1

In some bash codes, I see an extra character is added before the string comparison. Can somebody explain the reason?

if [ "x$VAR" = "xString" ]; then
...
fi
0

3 Answers 3

3

You'll see that to protect against the possibility of the variable being unset. Consider, for example:

if [ $x = "hi" ]; then echo $x; fi

If x is set to hi, then the behavior is:

$ if [ $x = "hi" ]; then echo $x; fi
hi
$

However, if x is unset, then you get an error because there's nothing on the left of the =:

$ if [ $x = "hi" ]; then echo $x; fi
zsh: parse error: condition expected: =

Adding quotes resolves the problem:

$ if [ "$x" = "hi" ]; then echo $x; fi
$

Also, adding some non-blank value resolves the problem:

$ if [ x$x = "xhi" ]; then echo $x; fi
$ x=hi
$ if [ x$x = "xhi" ]; then echo $x; fi
hi
$
2
  • 1
    No, that x prefix is not what it's about [ x$x = "xhi" ] is about as wrong as [ $x = hi ]. as the quotes are in the wrong place. [ "$x" = hi ] is correct with a POSIX compliant [ but breaks with some values of $x such as ! or ( in old, broken implementations of [, hence the prefix. Nov 4, 2020 at 6:27
  • @StéphaneChazelas thank you for the clarification. Your answer to the linked question is very clear -- I learned something new. Nov 7, 2020 at 1:00
1

You have probably seen that without the quotes, like [ x$VAR = xstring ]

If for some reason VAR has not been defined, then it will not expand to anything, and the script interpreter will give an error, like -bash: [: =: unary operator expected. (I mean, the interpreter will see [ = string ] and protest against it.) By adding an extra char on both sides, you guarantee that the "nothing" will be "something", and yet the = will still hold. With quotes though, you'll not get such an error, but many people just add an extra char -- out of habit, and don't pay much attention to quotes.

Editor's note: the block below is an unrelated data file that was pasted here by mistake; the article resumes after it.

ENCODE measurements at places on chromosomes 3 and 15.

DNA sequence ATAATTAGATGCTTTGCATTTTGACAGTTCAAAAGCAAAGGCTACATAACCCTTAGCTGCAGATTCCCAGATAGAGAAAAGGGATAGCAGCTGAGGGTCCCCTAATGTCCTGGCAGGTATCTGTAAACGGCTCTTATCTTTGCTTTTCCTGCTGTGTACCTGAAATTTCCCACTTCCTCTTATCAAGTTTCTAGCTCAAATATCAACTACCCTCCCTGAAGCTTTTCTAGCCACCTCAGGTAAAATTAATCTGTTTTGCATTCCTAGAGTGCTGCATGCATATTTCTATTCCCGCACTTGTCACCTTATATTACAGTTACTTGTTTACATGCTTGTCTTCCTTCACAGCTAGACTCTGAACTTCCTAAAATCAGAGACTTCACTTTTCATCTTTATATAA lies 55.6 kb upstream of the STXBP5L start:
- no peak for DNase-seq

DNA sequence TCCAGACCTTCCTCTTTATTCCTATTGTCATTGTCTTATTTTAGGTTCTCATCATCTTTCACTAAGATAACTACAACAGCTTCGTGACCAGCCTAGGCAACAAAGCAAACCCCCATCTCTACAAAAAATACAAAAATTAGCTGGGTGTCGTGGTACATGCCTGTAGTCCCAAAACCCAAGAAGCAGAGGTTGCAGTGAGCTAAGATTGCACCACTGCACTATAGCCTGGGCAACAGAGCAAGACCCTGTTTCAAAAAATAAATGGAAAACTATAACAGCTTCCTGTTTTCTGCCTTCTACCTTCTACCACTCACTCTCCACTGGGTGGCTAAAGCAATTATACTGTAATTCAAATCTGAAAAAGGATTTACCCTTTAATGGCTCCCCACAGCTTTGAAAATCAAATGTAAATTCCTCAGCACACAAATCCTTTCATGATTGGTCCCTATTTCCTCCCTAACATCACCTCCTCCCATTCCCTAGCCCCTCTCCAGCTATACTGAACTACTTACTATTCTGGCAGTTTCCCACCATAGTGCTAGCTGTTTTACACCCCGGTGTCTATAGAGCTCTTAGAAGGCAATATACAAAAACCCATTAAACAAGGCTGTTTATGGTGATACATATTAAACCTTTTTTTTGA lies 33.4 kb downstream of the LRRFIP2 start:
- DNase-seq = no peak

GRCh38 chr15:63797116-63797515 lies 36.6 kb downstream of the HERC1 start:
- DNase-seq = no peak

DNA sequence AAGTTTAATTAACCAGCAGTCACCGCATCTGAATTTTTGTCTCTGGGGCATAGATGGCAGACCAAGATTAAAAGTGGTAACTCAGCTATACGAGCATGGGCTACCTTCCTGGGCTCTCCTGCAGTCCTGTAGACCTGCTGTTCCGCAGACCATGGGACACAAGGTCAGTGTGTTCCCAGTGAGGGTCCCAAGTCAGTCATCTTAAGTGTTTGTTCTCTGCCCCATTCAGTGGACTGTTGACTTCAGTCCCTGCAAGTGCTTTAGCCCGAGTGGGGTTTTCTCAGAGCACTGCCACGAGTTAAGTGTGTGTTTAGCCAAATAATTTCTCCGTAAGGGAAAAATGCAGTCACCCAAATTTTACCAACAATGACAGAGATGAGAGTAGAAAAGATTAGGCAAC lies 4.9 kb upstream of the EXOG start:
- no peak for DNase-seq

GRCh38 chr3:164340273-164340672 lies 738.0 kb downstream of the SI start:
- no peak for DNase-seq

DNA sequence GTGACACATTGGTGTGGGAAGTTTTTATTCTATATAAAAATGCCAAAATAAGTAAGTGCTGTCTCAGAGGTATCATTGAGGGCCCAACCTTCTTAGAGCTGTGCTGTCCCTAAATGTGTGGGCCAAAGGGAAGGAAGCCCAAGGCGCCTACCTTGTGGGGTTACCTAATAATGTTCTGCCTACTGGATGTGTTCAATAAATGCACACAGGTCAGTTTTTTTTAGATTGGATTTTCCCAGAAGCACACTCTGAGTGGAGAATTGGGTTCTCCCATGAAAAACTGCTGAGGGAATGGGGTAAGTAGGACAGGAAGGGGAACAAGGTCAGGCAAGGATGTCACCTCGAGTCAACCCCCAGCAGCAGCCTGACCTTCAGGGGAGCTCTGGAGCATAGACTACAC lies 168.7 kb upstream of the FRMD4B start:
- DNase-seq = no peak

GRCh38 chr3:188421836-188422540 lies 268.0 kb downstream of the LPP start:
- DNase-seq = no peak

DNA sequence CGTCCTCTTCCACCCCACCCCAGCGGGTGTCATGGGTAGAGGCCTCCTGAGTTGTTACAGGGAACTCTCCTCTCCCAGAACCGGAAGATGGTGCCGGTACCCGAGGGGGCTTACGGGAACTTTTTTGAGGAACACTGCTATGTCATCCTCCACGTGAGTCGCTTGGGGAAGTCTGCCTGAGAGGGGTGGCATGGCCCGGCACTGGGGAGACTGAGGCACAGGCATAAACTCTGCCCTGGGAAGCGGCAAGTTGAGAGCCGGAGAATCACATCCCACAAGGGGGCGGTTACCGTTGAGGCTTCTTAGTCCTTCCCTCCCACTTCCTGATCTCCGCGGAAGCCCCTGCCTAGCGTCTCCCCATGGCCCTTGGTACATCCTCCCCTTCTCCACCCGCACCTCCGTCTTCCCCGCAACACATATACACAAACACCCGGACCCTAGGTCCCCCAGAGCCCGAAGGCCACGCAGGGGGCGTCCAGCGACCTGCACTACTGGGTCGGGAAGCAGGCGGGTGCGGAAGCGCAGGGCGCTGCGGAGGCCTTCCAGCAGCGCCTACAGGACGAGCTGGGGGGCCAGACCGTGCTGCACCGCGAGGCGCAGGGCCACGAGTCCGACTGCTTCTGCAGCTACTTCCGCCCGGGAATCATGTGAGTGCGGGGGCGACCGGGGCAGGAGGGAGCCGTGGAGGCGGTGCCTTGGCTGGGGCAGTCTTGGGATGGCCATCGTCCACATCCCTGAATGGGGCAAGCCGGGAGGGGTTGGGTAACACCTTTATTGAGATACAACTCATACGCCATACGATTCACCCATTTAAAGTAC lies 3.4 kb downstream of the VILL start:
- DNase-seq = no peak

2
  • 2
    No, that x prefix is not what it's about [ x$x = "xhi" ] is about as wrong as [ $x = hi ]. as the quotes are in the wrong place. [ "$x" = hi ] is correct with a POSIX compliant [ but breaks with some values of $x such as ! or ( in old broken implementations of [, hence the prefix. Nov 4, 2020 at 6:28
  • @Stéphane Chazelas: Yes, that too. Good point! Although, I wouldn't say "not what it's about". (I mean, guarding against undefined variable, when there are no quotes)
    – Pourko
    Nov 4, 2020 at 6:37
0

It's done to keep the string from being empty, even if $VARIABLE is empty. The bash construct

if [  $var = Y ]

misbehaves if $var is "".

3
  • 1
    The way you put it in quotes, it won't "misbehave". :-)
    – Pourko
    Nov 3, 2020 at 23:03
  • @porku: Thanks, fixed. My fingers have "Quote all variables" as a built-in.
    – waltinator
    Nov 3, 2020 at 23:35
  • 2
    No, that x prefix is not what it's about [ x$x = "xhi" ] is about as wrong as [ $x = hi ]. as the quotes are in the wrong place. [ "$x" = hi ] is correct with a POSIX compliant [ but breaks with some values of $x such as ! or ( in old broken implementations of [, hence the prefix. Nov 4, 2020 at 6:28

Not the answer you're looking for? Browse other questions tagged or ask your own question.